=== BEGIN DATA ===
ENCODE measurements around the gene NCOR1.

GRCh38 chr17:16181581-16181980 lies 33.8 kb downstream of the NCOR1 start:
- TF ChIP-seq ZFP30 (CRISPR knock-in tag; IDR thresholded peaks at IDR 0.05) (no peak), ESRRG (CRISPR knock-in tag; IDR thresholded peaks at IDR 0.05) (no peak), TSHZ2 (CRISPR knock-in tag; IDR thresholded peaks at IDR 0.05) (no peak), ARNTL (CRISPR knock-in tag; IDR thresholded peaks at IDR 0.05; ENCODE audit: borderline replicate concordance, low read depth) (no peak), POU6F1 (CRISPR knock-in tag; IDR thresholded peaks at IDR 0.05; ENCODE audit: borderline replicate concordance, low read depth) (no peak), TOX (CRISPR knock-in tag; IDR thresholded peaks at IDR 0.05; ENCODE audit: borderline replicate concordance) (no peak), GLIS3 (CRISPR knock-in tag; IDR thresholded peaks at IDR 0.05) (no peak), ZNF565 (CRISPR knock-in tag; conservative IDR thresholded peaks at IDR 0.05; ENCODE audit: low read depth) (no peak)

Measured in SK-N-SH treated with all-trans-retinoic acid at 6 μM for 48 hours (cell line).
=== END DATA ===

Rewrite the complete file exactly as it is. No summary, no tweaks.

ENCODE measurements around the gene NCOR1.

GRCh38 chr17:16181581-16181980 lies 33.8 kb downstream of the NCOR1 start:
- TF ChIP-seq ZFP30 (CRISPR knock-in tag; IDR thresholded peaks at IDR 0.05) (no peak), ESRRG (CRISPR knock-in tag; IDR thresholded peaks at IDR 0.05) (no peak), TSHZ2 (CRISPR knock-in tag; IDR thresholded peaks at IDR 0.05) (no peak), ARNTL (CRISPR knock-in tag; IDR thresholded peaks at IDR 0.05; ENCODE audit: borderline replicate concordance, low read depth) (no peak), POU6F1 (CRISPR knock-in tag; IDR thresholded peaks at IDR 0.05; ENCODE audit: borderline replicate concordance, low read depth) (no peak), TOX (CRISPR knock-in tag; IDR thresholded peaks at IDR 0.05; ENCODE audit: borderline replicate concordance) (no peak), GLIS3 (CRISPR knock-in tag; IDR thresholded peaks at IDR 0.05) (no peak), ZNF565 (CRISPR knock-in tag; conservative IDR thresholded peaks at IDR 0.05; ENCODE audit: low read depth) (no peak)

Measured in SK-N-SH treated with all-trans-retinoic acid at 6 μM for 48 hours (cell line).